BTW, I would love to tell you a workaround to fix corrupt scores would be to select the score while concert ithc is off, copy, then turn concert pitch on, and paste. However, the same issue prevents this from working, since copy & paste uses the same code as read / write.

Anyhow, one way or another, this should be licked in nightly builds soon.

Oh, and what do you mean about "key-signature recommendation"? It should already be the same that MIDI import tries to spell what it thinks will be the correct according to key, but of course, that's not really possible. Are there spoecific cases where you are disagreeing with its choices? What happens if you select that passage and choose Notes / Respell Pitches?

In reply to by Marc Sabatella

Thank you so much for these tremendous planned improvements. That will help a lot.

It has been my experience that no matter what the key signature in the midi itself, midi imports notate F# C#, G#, Bb, Eb. Works great for G minor movements, except for the occasional Ab, but E major movements need a lot of work. The choice of the spelllings should be based on the key signature. Has this changed recently?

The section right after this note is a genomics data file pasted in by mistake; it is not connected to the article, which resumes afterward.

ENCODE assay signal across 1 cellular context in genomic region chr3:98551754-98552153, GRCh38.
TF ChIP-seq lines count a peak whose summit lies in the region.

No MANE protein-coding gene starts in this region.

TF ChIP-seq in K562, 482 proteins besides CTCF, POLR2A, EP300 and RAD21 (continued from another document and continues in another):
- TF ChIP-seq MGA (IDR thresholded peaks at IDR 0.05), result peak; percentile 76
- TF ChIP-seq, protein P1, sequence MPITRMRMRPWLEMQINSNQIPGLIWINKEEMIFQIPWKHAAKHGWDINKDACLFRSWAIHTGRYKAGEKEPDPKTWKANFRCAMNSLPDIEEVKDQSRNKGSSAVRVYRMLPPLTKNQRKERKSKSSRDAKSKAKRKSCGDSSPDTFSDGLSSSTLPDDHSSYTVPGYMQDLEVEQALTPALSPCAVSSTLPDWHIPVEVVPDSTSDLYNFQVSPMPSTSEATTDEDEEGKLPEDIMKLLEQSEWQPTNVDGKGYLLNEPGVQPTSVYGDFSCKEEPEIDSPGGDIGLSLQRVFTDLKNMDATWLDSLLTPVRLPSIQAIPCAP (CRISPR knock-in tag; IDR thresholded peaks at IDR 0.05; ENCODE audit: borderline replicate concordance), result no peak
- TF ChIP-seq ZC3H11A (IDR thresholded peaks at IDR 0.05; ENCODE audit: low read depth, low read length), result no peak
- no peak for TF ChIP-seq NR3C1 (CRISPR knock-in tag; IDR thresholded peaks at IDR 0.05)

In reply to by BSG

Well, MIDI import probably ignored keys in 1.3, but it definitely works pretty well from what I can tell in 2.0 - probably started working around the time of Beta 1 or Beta 2. If you have a specific MIDi file where you think the enharmonc choices could be made better, you shoudl start a new thread to discuss it.

But FWIW, I just created a score in E major - the key you said required a lot of work - and entered an E major scale followed by the five notes not in that key. What I got back after MIDI export / import was a correctly spelled a E major scale followed by the five non-diatonic notes, spelled as E#, G, A#, B#, and D. This is consistent with how notes are spelled in other keys: #1 is favored over b2, b3 over #2, #4 over b5, #5 over b6, and b7 over #6. The algoirithm is simple but effective: we prefer the spelling that is more closely related to the key. #1 is only two steps away on the circle of fifths, whereas b2 is four steps away. And so on. So as far as I can tell, spelling *is* based on key signature in exactly the way one might expect without actually getting into some sort of artifical intelligence to analyze the harmonic structure measure by measure.

So again, if you have a specific MIDI file where you are seeing soemthing different, or if you think this isn't the optimum algorithm, please start a a new thread with a sample file and discussion.

I discovered something this morning WHICH SHOULD BE PUBLICIZED AS COMMON KNOWLEDGE/HINTS:

If you have an entire passage, nay, an entire score, in which enharmonic spellings are -consistently- wrong, selecting the ENTIRE PASSAGE, all voices, and do "down, up!" arrows (assuming "too flat" errors) (in "concert pitch" mode), every single misspelling gets fixed and nothing else is touched! This reduces the pain and the work of these problems by orders of magnitude.